Monday, October 09, 2006

The Dome Reopening

On Monday, September 25, 2006, the Superdome was scheduled to reopen, with the Saints playing a Monday Night Football game. Southern's band was to do the halftime show, Irma Thomas and Allen Toussaint were to do the National Anthem, and Green Day and U2 were to sing some songs pre-game. Businesses were shutting down, schools were closing early (ours didn't, but we all got to wear black and gold or Saints clothes). It was a special day.

We tried to get free tickets through WWL. We wouldn't find out about them until a few days before the game.

The game was sold out. The only way to get seats this year is through buying season tickets. Unless we got tickets through Mark's job, we would not be going.

The weekend before, we waited. We heard nothing. Monday came. Mark went to work. He heard nothing. I wanted to go only to BE there. And to see U2. And since Reggie Bush is singlehandedly keeping me employed, I felt I should be there for him. I'm no football fan. I hate that sport. I'm a Saints fan in the sense that I feel happy for them when they win, and sad for them when they lose, but other than that, I know nothing about them. But I wanted "to be in that number when the Saints came marching in."

It would be an experience to remember for eternity, I thought. I was there, watching the roof of the Dome fly off during Katrina. I saw the lines of people snaking around the stadium, before the mists began. I saw them desperately trying to get in as the mists and outer bands started coating the city. I saw the people strolling around outside after the storm had passed. I saw the truckloads of people being carted through the early stages of flooding to the refuge of the Dome. I almost was stranded in the floodwaters between the Dome and the New Orleans Arena. The Dome was one of my last glimpses of the city as Spud drove us to the safety of Baton Rouge. And I wanted to be there as it reopened.

People all over the world criticized us for putting football high on our list of priorities. There are other authors more eloquent than I am, so I won't say much on that subject. I will include links to them at the end of this post if you think that what I say is unsatisfactory.

But first, we have been criticized for using millions of dollars to restore it. Most of that money came from FEMA and insurance. All of you critics in other states -- if a tornado ripped through your town, or a mudslide, or a hurricane, or an avalanche...I don't know what your specific potential natural disaster is, but imagine it happening to your home and your business. Now imagine applying for FEMA and collecting your insurance check. What are you supposed to use it on? Your next door neighbor's house? The grocery store down the street that you don't own? A cruise? (Put aside those who falsely applied for funding after the storm and who were caught..they are scum and do not count.) No. You HAVE to use that money to repair or restore your property. Same applies to the Dome.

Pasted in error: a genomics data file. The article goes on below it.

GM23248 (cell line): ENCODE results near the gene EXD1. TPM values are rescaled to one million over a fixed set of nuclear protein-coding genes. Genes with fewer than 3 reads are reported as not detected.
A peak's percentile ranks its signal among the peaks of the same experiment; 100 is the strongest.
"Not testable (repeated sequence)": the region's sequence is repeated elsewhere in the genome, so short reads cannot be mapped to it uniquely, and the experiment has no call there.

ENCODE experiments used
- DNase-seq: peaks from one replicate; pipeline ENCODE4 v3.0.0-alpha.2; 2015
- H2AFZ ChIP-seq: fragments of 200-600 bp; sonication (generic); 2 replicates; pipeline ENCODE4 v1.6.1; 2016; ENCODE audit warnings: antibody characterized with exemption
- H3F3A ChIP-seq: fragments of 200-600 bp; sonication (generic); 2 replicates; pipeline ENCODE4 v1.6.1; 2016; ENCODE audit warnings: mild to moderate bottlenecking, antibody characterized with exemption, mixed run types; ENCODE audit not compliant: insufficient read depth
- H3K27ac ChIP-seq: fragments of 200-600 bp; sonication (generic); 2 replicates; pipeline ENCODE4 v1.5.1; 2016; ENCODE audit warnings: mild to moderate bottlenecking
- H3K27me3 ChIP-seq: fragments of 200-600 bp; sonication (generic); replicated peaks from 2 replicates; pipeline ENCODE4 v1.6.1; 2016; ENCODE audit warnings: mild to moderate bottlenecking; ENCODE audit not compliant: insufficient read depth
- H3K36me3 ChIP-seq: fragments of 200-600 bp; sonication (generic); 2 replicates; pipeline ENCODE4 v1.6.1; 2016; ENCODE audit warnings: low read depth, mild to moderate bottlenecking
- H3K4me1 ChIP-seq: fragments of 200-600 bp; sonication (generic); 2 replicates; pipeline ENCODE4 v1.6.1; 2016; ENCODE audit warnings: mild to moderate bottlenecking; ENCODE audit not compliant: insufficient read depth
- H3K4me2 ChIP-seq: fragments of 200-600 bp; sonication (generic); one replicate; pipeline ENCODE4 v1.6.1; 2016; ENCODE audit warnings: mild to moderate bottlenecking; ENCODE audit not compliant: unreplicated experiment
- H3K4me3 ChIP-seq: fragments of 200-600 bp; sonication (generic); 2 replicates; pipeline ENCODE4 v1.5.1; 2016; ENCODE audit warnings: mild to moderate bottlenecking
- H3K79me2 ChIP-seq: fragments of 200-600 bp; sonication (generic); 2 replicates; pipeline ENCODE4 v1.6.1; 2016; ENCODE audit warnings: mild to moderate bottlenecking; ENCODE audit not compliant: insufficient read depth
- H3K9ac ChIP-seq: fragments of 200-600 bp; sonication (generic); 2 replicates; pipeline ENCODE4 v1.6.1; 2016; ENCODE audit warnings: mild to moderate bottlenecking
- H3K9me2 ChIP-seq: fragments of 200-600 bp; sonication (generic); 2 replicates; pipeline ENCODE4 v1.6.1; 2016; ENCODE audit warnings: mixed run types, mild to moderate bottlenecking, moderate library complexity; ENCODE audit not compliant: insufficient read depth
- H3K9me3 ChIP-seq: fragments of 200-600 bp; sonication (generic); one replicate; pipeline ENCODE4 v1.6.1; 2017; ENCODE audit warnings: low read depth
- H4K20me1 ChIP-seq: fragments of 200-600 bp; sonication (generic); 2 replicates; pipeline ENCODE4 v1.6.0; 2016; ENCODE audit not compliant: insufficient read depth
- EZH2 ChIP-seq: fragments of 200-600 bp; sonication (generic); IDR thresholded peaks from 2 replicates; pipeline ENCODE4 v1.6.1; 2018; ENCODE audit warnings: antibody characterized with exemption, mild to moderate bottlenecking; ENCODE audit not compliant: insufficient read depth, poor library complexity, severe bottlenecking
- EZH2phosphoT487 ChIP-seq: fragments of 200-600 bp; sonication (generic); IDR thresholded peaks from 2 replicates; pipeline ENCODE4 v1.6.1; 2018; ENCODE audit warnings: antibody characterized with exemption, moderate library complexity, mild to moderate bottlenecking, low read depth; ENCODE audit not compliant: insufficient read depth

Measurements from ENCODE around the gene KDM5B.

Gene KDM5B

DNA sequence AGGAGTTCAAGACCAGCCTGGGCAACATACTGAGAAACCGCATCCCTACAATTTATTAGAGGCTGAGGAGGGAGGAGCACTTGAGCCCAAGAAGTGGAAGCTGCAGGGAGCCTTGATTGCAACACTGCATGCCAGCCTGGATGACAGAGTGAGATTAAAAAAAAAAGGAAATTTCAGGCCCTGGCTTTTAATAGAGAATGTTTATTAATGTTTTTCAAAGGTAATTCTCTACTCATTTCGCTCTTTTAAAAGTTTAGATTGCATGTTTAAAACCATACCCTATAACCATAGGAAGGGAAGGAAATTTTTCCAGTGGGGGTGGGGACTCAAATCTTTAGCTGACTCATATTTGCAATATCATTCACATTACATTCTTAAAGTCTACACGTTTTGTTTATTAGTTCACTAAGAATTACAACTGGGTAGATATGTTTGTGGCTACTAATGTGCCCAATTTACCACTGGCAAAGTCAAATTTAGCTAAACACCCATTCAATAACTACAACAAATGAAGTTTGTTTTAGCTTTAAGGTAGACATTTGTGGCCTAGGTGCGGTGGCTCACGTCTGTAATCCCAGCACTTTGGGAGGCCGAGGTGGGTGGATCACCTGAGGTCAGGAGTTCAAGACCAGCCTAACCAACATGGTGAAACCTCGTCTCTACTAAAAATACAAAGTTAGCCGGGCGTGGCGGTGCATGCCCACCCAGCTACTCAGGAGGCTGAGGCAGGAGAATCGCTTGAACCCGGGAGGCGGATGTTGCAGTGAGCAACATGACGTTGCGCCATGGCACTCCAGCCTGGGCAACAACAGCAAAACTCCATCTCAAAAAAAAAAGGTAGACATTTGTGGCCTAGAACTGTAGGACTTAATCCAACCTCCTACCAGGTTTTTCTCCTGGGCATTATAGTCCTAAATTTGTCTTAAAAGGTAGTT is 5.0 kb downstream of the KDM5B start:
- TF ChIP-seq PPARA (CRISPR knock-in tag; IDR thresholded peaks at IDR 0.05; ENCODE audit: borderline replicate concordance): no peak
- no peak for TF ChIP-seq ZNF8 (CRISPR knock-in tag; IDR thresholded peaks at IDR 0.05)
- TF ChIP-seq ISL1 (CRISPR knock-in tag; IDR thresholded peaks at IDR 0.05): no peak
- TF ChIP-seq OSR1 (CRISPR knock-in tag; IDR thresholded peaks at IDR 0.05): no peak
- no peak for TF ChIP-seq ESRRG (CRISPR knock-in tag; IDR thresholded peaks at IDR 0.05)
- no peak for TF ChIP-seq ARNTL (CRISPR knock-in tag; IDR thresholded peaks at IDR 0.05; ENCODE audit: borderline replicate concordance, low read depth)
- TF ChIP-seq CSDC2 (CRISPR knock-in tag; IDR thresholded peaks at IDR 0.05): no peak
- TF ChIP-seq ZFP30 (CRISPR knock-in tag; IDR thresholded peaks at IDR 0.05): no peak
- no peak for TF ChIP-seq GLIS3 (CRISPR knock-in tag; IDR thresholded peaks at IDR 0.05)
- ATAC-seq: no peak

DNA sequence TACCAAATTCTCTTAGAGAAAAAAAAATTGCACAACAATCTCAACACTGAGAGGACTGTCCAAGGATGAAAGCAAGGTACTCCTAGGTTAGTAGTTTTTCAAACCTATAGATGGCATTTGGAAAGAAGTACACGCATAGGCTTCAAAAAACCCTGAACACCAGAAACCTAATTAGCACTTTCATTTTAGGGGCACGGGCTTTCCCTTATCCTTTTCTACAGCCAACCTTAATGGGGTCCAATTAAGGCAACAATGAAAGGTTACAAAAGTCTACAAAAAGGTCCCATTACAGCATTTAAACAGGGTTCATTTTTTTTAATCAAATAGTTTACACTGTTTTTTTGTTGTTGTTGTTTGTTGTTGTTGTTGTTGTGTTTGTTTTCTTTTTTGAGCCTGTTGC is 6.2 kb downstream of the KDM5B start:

Also, we need something for tourism. Our blossoming movie industry is non-existent now. Our convention center has a tainted scar from Katrina, too, and people are afraid to plan conventions here now, especially from June 1 to November 30. We have lost a lot of revenue from tourists and from residents who are too afraid and have packed up and moved on. Many companies have also deserted us in our hour of need. Some, like IHOP and MAC cosmetics have come to us, have appeared since the storm, have put faith in us. But many have left, including the headquarters of Ruth's Chris Steakhouse, which originated here. We need money. Desperately. And if we can get some tourists here for the games, then we'll take it. In addition, these tourists, these football teams with their entourages, can come here and see everything first-hand. They can see and they can go back and share.

And while this may seem even more superficial, we need something to DO. The parks are a mess. The Lakefront is a mess. Stores close early. Restaurants are still on the post-storm limited menus. The Hornets are in Oklahoma. The Voodoo haven't come back yet, but are about to. I have now been to two Saints games this season. I am a football hater. But being there was exciting, and it gave me something to DO. You don't know how important that is.